Tour d’Atlas 1 of 2 – cycling in Morocco

Andalusia, Corsica, Sardinia, Côte d’Azur, Amalfi Coast, Sicily, Valencia – these have been the past destinations of our spring cycling week. Group of 10 friends open the season somewhere warm with a self organised trip.

The destination has to be warm enough and mountainous. This time it was going to be just three of us and we decided to go off the beaten track – the Atlas Mountains in Morocco.

We knew for the fact that they were high. Peaks are 4200+ metres, passes higher than 2000. We also figured as it is next to the Sahara it should be pretty warm in March. The things we hesitated about:

  • what’s the condition of the roads? is there even tarmac?
  • traffic culture – do the cars care for cyclists on the road?

We took our chances.

When looking at car rental prices, an idea formed of doing a 4-day round tour across the atlas and back. We studied the map to work out it is 560km on the shortest possible route and goes across 2000+ passes twice.


We had cycled point-to-point before, but then had a van to carry our belongings along. This time it will be different

Prep ride: scenic loop to 1850m

95km, 2200m (strava)

We rode out to Ourika, turned right before the mountains towards Tahnout. Then made a wrong turn and headed north into the mountains. We specifically intended to avoid any climbing on the first day – but now the map allured us with a nice “shortcut” through the mountains back to Ourika. We went for it.

This was a tiny road on the map. but it ended up being tarmac all the way up. Once we hit around 1700m it started to get snowy and once on the pass then last nights heavy snowfall was everywhere around us.

RE Camera

The windchill almost froze the fingers to the brake levers when dropping down from the top. It was a chilly overcast day, but regardless of the temperature it was a great ride. We saw less than ten cars on the climb, got busier when decending on the Oikumeiden-Ourika road. Definitely a recommended route for cyclists stationed in Marrakech.

Stage 1: Tizin Tichka pass 2260m

145km, 4047m (strava)

We packed everything we thought we might need in the next four days into our saddle bags. I had been brainwashed into getting a £92 Apidura wedge that is tied under your saddle and doubles as a mudguard.

My spare clothes, tubes and tools weighed around 5kg in the bag. The first impression was that it puts a lot of weight behind the wheel so the first wheel is very light, it feels very different when walking with the bike. Surprisingly I didn’t feel any difference when riding, although there is some left-right swing going on.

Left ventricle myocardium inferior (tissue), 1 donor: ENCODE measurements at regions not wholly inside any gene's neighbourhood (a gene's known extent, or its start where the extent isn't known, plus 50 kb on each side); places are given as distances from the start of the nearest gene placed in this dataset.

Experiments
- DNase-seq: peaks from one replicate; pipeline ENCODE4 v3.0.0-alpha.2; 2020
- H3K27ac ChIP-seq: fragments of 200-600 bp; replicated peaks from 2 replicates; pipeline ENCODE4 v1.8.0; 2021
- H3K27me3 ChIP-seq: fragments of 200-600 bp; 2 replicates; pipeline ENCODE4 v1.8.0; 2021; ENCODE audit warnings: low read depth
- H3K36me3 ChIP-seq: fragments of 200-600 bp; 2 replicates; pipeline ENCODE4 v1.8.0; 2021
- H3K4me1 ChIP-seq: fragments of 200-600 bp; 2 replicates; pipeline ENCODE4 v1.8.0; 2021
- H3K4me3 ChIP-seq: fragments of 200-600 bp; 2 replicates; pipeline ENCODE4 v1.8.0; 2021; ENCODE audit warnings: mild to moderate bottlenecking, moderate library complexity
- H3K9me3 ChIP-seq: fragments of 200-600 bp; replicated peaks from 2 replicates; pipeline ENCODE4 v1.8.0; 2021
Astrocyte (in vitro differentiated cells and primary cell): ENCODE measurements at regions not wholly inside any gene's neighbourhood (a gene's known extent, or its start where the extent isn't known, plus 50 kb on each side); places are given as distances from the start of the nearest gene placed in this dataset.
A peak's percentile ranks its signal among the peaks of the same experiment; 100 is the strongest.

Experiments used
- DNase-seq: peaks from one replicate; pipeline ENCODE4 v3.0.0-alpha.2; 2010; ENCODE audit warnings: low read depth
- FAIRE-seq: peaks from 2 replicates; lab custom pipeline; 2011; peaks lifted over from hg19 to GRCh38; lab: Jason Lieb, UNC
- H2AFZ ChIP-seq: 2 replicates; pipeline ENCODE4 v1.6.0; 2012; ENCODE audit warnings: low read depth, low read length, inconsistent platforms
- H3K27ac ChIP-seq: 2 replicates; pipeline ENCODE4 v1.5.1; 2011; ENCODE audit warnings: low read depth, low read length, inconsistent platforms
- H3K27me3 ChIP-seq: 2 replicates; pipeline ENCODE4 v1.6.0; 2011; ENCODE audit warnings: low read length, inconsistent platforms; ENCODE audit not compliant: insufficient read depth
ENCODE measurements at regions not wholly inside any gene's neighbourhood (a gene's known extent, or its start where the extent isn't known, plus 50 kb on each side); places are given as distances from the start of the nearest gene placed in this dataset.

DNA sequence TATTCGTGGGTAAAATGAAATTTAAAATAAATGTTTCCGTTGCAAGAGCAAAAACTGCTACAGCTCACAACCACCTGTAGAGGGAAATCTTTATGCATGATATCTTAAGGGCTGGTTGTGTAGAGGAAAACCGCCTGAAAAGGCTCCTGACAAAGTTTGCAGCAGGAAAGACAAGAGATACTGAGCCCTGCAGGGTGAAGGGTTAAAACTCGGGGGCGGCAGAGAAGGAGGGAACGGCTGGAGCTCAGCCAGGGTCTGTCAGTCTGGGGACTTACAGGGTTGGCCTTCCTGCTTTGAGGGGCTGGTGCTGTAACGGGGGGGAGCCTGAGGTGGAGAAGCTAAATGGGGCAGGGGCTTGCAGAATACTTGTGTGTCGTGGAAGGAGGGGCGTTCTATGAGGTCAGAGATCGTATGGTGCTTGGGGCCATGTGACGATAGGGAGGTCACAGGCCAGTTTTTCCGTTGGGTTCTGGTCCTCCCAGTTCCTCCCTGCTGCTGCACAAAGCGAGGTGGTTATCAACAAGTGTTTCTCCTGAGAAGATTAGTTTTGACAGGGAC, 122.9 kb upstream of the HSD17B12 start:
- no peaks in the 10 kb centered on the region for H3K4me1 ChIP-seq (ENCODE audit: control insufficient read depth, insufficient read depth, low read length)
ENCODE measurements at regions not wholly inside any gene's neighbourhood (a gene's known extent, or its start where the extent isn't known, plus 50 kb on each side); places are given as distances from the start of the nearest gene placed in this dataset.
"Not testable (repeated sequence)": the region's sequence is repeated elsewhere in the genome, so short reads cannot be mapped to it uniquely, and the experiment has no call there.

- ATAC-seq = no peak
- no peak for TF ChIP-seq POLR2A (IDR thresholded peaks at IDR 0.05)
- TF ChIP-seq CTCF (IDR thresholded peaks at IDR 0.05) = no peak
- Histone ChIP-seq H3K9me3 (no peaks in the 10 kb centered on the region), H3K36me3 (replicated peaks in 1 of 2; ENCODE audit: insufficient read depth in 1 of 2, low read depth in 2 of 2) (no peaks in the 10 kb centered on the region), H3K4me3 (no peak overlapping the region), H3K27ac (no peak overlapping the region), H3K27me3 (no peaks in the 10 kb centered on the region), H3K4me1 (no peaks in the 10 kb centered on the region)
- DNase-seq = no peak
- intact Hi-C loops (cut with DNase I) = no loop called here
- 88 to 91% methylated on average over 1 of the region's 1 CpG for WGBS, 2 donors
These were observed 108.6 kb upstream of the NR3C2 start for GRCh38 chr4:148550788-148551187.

Our first hotel outside of Marrakech was 30km from the city and 6km from the nearest tarmac road. Good opportunity to get some practice on the cobbles ahead of the Paris-Roubaix in a few weeks. We had put wider tyres on in anticipation of poor roads and this was smart. 27c to 30c much recommended for Morocco if you can fit them between calipers.

The pass is exactly 100km from our starting point via N9. The closest hotel on the other side was in Tisselday – 145 km away. “Is it too far, can we make it in daylight?”

The road was going slightly uphill until we reached Touchli at 1000m, from there on it started climbing 7% average gradient to the first pass at 1500m. The decent back to 1250m was at the same time fun and regrettable. Every metre you whizz down, you know that you’ll have to climb up again. The road then follows the river zigzagging up at a mild ascent to the village of Taddert at 1600m. A great stop for tea and a quick tajine.


The host at our hotel suggested that you can get to Taddert easily, but from there on you may need transport. Of course we pushed on without hesitating. It got a bit steeper and they were reconstructing the road, but the gradient wasn’t more than 8-9% and was quite tolerable. By late 2016 there should be fresh tarmac up to the pass.


The tarmac down from Tizin Tichka pass was OK, but poor quality, cracked up and gave a strong vibration to hands and bum. The greenish grey mountain sides of the north were replaced with red stone south of the pass, reflecting the setting sun. Don’t know if there are many roads where you can drop for 100km steady, but Tichka to Ourzazate is one. We only dropped 50km and stopped at Tisselday for the night.

The road we followed was the national highway N9 and the main road connecting Ourzazate with the rest of the country. It wasn’t too busy, a few overloaded trucks, a fleet of sand covered Renaults returning from a Clio rally, lots of tourist packed landcruisers. Drivers were polite, not as great as France but better than UK for sure.


Stage 1 done, three to go. Something tells us it is going to get even harder. Stages 2 to 4 covered in a continuation post.